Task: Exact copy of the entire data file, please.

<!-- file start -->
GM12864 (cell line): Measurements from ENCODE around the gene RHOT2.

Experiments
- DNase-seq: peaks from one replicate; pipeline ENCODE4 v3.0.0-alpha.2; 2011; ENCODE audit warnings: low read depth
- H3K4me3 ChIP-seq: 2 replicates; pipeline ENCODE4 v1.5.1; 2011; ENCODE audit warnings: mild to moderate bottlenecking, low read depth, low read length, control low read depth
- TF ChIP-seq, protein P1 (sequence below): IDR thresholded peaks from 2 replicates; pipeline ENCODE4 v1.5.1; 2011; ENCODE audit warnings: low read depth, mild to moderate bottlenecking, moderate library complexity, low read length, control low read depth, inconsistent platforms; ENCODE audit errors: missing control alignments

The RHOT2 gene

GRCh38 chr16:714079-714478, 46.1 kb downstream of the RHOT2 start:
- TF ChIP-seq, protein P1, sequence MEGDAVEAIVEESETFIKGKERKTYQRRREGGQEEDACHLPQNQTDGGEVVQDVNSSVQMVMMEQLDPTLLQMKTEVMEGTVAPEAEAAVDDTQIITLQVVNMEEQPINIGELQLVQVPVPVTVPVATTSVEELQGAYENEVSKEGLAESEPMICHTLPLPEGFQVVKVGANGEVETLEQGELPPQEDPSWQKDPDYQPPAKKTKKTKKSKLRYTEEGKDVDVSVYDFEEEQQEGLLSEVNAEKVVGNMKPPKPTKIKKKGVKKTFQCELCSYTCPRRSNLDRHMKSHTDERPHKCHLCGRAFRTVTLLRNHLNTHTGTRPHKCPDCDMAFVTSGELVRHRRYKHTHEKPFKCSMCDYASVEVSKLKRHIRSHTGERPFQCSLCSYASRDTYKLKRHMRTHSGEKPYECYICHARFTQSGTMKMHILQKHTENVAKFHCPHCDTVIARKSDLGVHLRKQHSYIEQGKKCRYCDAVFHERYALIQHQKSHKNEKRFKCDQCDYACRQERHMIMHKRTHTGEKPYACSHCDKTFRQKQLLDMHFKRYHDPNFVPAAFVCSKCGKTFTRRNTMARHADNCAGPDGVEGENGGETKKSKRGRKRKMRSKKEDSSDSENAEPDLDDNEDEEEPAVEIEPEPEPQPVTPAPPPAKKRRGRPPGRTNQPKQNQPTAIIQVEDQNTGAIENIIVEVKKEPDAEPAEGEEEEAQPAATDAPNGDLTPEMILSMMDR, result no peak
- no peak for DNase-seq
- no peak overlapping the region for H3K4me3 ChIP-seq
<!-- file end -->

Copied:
GM12864 (cell line): Measurements from ENCODE around the gene RHOT2.

Experiments
- DNase-seq: peaks from one replicate; pipeline ENCODE4 v3.0.0-alpha.2; 2011; ENCODE audit warnings: low read depth
- H3K4me3 ChIP-seq: 2 replicates; pipeline ENCODE4 v1.5.1; 2011; ENCODE audit warnings: mild to moderate bottlenecking, low read depth, low read length, control low read depth
- TF ChIP-seq, protein P1 (sequence below): IDR thresholded peaks from 2 replicates; pipeline ENCODE4 v1.5.1; 2011; ENCODE audit warnings: low read depth, mild to moderate bottlenecking, moderate library complexity, low read length, control low read depth, inconsistent platforms; ENCODE audit errors: missing control alignments

The RHOT2 gene

GRCh38 chr16:714079-714478, 46.1 kb downstream of the RHOT2 start:
- TF ChIP-seq, protein P1, sequence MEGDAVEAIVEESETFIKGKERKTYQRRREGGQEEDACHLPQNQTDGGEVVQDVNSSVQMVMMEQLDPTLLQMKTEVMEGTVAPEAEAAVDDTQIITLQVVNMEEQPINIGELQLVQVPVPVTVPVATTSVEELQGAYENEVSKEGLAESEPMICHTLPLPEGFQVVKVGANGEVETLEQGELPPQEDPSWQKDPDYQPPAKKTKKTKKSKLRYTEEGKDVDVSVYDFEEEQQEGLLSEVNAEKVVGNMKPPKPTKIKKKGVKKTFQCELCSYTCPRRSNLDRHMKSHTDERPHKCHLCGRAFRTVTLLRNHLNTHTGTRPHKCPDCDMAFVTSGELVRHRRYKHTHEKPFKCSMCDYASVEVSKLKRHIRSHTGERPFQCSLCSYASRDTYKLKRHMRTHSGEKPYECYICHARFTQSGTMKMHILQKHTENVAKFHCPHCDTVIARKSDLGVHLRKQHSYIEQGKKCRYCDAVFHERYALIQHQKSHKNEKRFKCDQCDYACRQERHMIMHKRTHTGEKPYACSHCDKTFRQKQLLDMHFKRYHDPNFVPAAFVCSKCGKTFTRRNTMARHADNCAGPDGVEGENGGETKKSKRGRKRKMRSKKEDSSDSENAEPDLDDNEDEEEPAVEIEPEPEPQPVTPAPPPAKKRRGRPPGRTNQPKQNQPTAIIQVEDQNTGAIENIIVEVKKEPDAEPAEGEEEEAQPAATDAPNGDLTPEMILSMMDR, result no peak
- no peak for DNase-seq
- no peak overlapping the region for H3K4me3 ChIP-seq